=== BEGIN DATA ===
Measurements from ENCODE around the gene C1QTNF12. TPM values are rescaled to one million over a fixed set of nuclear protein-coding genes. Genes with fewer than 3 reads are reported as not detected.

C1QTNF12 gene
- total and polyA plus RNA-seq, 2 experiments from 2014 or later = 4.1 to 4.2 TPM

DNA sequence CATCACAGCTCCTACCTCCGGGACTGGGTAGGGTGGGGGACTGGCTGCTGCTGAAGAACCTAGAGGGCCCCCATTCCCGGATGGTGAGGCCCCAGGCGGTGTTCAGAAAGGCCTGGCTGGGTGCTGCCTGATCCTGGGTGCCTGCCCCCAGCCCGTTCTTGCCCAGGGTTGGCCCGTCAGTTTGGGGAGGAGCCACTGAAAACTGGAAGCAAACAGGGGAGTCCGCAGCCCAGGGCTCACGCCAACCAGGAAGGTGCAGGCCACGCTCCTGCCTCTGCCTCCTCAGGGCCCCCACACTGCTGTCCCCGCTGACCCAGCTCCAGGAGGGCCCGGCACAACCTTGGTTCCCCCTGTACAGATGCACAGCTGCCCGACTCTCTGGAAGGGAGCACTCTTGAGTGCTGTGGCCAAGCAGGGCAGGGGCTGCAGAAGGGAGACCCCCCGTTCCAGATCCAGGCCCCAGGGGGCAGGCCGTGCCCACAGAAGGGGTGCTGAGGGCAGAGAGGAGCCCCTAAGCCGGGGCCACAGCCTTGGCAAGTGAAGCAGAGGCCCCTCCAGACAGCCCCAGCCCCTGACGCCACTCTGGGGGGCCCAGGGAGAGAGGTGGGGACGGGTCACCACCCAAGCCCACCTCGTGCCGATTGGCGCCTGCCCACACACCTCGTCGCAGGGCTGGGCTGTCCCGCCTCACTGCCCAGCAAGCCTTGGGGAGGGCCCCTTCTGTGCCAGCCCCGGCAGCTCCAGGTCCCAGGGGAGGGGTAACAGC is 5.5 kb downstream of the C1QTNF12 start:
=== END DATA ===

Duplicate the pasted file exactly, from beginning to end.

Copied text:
Measurements from ENCODE around the gene C1QTNF12. TPM values are rescaled to one million over a fixed set of nuclear protein-coding genes. Genes with fewer than 3 reads are reported as not detected.

C1QTNF12 gene
- total and polyA plus RNA-seq, 2 experiments from 2014 or later = 4.1 to 4.2 TPM

DNA sequence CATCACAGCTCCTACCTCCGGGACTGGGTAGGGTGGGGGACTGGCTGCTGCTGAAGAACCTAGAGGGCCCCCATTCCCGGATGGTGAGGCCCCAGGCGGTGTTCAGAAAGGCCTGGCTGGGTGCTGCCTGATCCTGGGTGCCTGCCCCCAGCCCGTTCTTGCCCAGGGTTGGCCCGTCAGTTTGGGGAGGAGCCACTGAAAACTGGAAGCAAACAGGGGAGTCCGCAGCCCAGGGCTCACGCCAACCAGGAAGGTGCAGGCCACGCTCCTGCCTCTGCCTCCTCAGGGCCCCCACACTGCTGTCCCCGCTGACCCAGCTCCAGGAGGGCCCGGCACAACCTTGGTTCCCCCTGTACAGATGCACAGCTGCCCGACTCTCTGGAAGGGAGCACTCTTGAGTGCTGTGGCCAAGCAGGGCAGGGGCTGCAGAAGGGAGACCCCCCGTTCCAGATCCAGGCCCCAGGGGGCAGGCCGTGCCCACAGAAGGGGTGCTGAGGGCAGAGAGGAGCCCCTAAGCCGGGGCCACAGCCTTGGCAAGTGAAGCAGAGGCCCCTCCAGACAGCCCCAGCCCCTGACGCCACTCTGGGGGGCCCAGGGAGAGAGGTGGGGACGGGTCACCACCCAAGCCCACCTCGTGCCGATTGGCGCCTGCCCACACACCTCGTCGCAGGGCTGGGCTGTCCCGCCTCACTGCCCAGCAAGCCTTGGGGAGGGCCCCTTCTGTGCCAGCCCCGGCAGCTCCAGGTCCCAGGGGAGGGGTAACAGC is 5.5 kb downstream of the C1QTNF12 start: